After residency, we completely lucked into a top-notch facility, meant mainly for government workers, but they would sometimes open slots to the slovenly masses if they moved far enough down the food chain. This place was like Fort Knox, and you needed 24 hour security clearance (with armed guards at all entrances to the property) just to get onto the campus. Needless to say, we felt she was safe there. In addition, we were really impressed with the facility, staff, and, get this, curriculum. Who knew that day care could have a *curriculum?* We fell into the habit early of calling day care "school" and her care providers her "teachers." She was learning so much, it was easy to do. Socially, we felt that the exposure to different children and personalities was a plus for our outgoing child. Academically, we felt she was always challenged and she came home talking about things that she had learned we would have otherwise thought beyond her level. There were daily progress reports and periodic "parent-teacher" conferences. We always felt well informed about her day to day life in "school." Some downsides were the strict regimentation of protocols, and, as a Gubment agency, an inordinate amount of "days off" that were not necessarily days off for me. Fortunately, once the Bean came along, siblings were given priority, so he was also placed in the same center. We never felt badly leaving them in the care of the staff of the center, and over the 4 years we were there, they, the other parents, and other children came to feel like more of a family. It was a sad day when we had to leave them.

Now, here in Newville, CindyLou is in Kindergarten (for which I feel she was well prepared due to her day care "curriculum") during the days, and after school goes to a private program in the same pre-school in which the Bean is enrolled full time. In her after-school program, she has structured homework help, a place to go on those odd "holidays," and, in the summer, a fun, camp-like experience with lots of activities and field trips. This facility prides itself on being called a "school" rather than a "day care" so it gelled well with our overall philosophy. However, it is quite a bit more expensive (to the tune of $300 extra a month, and that is without CindyLou being enrolled as a "full time" student), but we can also attribute that to the area of country to which we have moved.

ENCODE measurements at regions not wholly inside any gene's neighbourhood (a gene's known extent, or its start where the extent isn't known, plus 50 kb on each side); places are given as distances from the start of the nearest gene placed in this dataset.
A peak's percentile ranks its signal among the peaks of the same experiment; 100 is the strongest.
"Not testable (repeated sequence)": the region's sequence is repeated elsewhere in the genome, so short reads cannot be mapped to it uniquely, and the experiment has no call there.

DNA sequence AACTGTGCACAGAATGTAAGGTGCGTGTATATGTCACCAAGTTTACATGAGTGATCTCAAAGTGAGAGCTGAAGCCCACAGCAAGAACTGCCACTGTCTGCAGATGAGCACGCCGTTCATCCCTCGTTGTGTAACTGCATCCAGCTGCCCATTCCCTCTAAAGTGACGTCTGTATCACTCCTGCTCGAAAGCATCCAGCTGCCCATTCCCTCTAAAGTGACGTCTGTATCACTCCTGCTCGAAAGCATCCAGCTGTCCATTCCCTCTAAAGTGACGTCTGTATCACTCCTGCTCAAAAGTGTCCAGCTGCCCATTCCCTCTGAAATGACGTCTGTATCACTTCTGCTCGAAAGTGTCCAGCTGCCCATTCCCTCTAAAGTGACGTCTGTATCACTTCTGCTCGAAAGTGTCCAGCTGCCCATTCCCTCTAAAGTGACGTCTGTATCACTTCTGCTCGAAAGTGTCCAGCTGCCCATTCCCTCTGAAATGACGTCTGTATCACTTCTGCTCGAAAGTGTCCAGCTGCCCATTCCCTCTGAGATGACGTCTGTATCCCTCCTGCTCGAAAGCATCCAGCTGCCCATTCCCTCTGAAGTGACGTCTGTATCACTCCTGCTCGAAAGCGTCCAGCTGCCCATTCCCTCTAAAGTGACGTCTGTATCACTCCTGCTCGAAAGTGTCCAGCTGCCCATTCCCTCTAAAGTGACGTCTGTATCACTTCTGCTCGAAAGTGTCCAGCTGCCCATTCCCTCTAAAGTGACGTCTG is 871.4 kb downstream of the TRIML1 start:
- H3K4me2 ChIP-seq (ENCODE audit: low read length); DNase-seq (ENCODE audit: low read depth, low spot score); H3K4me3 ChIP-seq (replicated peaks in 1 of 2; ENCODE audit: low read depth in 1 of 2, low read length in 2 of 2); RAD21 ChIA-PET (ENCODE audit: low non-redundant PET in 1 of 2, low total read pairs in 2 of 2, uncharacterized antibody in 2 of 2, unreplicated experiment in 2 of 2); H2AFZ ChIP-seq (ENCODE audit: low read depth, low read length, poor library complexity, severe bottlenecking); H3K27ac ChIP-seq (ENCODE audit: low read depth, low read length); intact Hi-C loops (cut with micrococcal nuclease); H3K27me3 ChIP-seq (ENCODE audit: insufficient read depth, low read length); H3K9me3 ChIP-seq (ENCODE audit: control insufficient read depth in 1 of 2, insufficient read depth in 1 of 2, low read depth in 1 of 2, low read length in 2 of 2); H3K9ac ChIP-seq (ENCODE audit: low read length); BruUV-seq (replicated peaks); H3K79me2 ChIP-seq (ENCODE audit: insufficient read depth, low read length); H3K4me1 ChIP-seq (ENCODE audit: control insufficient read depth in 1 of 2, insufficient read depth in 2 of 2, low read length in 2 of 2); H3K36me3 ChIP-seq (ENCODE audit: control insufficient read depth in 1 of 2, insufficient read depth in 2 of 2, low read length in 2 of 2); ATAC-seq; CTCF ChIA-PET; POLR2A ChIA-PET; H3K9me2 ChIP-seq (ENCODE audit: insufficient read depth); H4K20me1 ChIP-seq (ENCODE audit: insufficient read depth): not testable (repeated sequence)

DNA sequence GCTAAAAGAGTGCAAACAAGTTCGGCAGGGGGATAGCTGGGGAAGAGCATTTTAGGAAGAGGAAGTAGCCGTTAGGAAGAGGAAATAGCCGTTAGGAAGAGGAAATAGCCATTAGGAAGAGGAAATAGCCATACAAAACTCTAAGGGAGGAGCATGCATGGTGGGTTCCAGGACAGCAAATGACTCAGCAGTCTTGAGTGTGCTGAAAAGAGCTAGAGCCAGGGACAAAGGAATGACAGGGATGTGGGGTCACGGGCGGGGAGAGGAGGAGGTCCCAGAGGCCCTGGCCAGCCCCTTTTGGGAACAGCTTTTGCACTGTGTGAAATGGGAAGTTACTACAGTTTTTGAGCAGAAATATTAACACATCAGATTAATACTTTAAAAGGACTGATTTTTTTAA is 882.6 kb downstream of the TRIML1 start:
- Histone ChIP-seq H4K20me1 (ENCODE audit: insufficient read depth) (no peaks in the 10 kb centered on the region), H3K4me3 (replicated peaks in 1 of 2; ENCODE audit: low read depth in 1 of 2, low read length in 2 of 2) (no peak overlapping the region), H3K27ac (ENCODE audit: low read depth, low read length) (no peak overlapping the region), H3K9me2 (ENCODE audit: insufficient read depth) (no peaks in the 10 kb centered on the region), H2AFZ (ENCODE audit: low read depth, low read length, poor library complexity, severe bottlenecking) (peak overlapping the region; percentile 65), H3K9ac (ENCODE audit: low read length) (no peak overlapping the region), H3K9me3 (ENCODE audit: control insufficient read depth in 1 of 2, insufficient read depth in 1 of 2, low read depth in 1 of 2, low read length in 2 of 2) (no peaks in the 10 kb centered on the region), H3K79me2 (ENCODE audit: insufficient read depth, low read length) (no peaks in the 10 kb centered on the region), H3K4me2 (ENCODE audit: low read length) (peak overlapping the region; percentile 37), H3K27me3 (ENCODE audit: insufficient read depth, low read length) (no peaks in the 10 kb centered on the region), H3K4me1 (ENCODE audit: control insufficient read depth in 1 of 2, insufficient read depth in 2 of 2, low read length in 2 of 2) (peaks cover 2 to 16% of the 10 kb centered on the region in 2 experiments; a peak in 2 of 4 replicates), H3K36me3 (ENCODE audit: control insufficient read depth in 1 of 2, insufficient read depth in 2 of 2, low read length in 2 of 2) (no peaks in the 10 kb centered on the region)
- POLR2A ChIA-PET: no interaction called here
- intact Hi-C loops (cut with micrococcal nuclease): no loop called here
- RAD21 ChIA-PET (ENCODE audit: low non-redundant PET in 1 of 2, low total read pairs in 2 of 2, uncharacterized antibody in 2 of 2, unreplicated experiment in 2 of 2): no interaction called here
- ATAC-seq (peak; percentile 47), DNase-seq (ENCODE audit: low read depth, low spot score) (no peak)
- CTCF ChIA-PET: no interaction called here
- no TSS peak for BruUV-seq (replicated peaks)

After several unstructured weeks off, and being out of the routine, the structure of the school-like environment was a welcome change for all of us. After a week or so of separation anxiety, we have finally gotten back into the daily groove. Bean can't wait to tell us each day how he loved reading books, playing outside, Spanish class (!!), and, most of all, playing with his friends. So, for us, careful research and quite a bit of good luck have lead to an all-around favorable experience with out-of-home care. For our family, the social interaction, structured learning, varied daily experiences, and caring staff members have made leaving our little ones behind as we make our way in the world just a bit more bearable.

Flexibility is Key: Change is OK

The take home message from the following, for those who don't have time to read the whole post: Don't be afraid to change childcare when your child's needs change...or if your care provider pisses you off. We've been flexible, and that has served our children well.

When Son was born, I was a resident and husband traveled most of the weeks of the year. I needed flexible child care, but we couldn't afford a live-in. We chose Lourdes, a wonderful grandmotherly woman from Ecuador who lived just a few blocks from the hospital. She had watched my niece and we were comfortable with her.

She spoke Spanish in her home and spent 99% of her day holding our baby. Whenever I picked him up, he was clean because she and gave him baths several times a week. When Daughter came along, I couldn't believe how much I had to bathe her. I didn't bathe Son more than a dozen times in his first two years of life.

I could call her at 6pm and tell her I had a patient in labor and wasn't sure when I'd be able to pick Son up and she'd say, "Mamacita, let me keep him overnight...please?" We never did that, because we are lucky to have so many friends and family members who would pick him up in our absence.

When he was two, we clearly saw that Lourdes was more a "baby" person than a kid person. We wanted a bit more structure. We switched him to a highly recommended preschool near the hospital. The owner, a Russian immigrant, ran a very, very tight ship. Son spent a lot (a lot!) of time in "time out" but seemed happy overall.